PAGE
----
Power restored after blackouts ordered

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Sunday, January 21, 2001 CURRENT NEWS Updated Sunday, January 21, 2001 Power restored after blackouts ordered (AP) January 21, 2001 - Rolling blackouts briefly affected more than 50,000 customers in four Northern California cities. The Independent System Operator says power was off for about 20 minutes for some customers of municipal providers in Sacramento and Roseville, as well as the Modesto and Turlock irrigation districts. It was restored about 3 p.m. An ISO spokeswoman was hopeful no more blackouts would be needed. She says as many as 75,000 customers could have been affected. The municipal providers were ordered to cut 125 megawatts.

The state has been on a Stage Three power alert since early Saturday and will continue through Monday.


-- Martin Thompson (mthom1927@aol.com), January 21, 2001


Parts of Sacramento lose power: Equipment malfunction in Oregon spurs outage

By Kevin Yamamura and Silvina Martínez Bee Staff Writers (Published Jan. 22, 2001) A small-scale power outage hit parts of Northern California as a cautionary move Sunday after an equipment malfunction threatened to force rolling blackouts.

In Sacramento County, the midafternoon outage led some Arden Fair mall merchants to shut their doors and affected 26,800 customers in sections of Sacramento, Orangevale, Citrus Heights, Fair Oaks and Folsom, said Gregg Fishman, a spokesman for the Sacramento Municipal Utility District.

Overall, 75,000 customers in four Northern California municipal power districts lost power for 20 minutes.

An equipment malfunction at a northern Oregon power generator was to blame. Because the mishap had begun to overload power lines, the state's Independent System Operator ordered brief outages to relieve stress on the lines until the equipment could be fixed.

The power loss came after rolling blackouts were instituted Wednesday and Thursday. Since then, California has remained under a Stage 3 emergency, which occurs when reserves drop below 1.5 percent.

That the latest incident came on a Sunday, when usage typically is at its lowest, shows how close to the margin California is functioning, ISO officials said.

And although Sunday's outage largely was due to an equipment failure, it would not have occurred if California had a healthy energy supply.

"If we were not under tight supply conditions and had normal water supply behind reservoirs, then we would have dispatched some extra hydroelectric power," said Jim Detmers, ISO managing operations director. "But depleted resources have made serious reductions in our ability to alleviate problems."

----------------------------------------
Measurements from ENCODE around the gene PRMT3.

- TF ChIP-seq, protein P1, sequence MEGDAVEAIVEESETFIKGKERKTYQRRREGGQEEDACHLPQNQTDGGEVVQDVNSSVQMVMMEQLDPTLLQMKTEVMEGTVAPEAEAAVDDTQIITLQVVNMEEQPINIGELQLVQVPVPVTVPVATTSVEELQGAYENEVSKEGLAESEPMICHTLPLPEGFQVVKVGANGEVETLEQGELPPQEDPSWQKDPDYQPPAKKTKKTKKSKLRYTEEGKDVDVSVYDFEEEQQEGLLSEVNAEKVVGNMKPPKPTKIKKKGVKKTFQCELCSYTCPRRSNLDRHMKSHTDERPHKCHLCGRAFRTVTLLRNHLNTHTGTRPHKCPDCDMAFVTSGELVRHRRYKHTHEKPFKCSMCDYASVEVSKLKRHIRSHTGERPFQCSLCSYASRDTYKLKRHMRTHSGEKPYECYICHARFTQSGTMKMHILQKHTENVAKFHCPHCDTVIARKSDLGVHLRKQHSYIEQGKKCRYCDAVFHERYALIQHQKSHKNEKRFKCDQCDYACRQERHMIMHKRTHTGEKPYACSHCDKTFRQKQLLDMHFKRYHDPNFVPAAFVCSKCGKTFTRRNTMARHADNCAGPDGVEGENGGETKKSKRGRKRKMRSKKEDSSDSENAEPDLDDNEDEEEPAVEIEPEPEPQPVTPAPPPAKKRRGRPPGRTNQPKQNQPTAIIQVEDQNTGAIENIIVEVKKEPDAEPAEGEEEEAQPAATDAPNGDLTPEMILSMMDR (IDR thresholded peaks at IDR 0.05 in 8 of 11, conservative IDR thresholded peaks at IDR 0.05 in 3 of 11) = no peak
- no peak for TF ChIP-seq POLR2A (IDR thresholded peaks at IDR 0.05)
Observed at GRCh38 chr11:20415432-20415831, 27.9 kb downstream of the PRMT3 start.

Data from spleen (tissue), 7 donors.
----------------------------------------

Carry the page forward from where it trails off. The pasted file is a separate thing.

At Arden Fair, the problems led to shopping by flashlight and doors being shut.

Nearly 40 stores were forced to shut down after the outage affected the shopping center's north side. Metal cage doors blocked open displays, a rarity for a mall on a Sunday afternoon.

But other retailers, such as Nordstrom, opted to stay open. Rachel Haskell, who works at the makeup counter, was giving a makeover when the lights cut out.

"We just moved to an area where we get some sunlight and went on," she said. "We were very busy."

Though the store has a few emergency lights in addition to windows, the employees couldn't conduct cash transactions because registers failed.

Once the outage ended shortly after 3 p.m., stores resumed business as usual.

The Stage 3 alert is expected to continue through tonight, and Detmers said rolling blackouts remained a serious possibility during the morning and evening high-load periods.

Monday "is going to be a difficult day, just as last week was a difficult week," Detmers said.

Although the ISO said it expected one additional power generator to provide energy this week, the state also suffered a loss of hydroelectric capacity during Sunday's malfunction, Detmers said. To make up for what the state lost from the equipment failure, the ISO had to resort to using hydroelectric power earlier than normal Sunday afternoon.

In the wake of the Stage 3 warning and Sunday's events, ISO officials continued to urge conservation.


-- Martin Thompson (mthom1927@aol.com), January 22, 2001.

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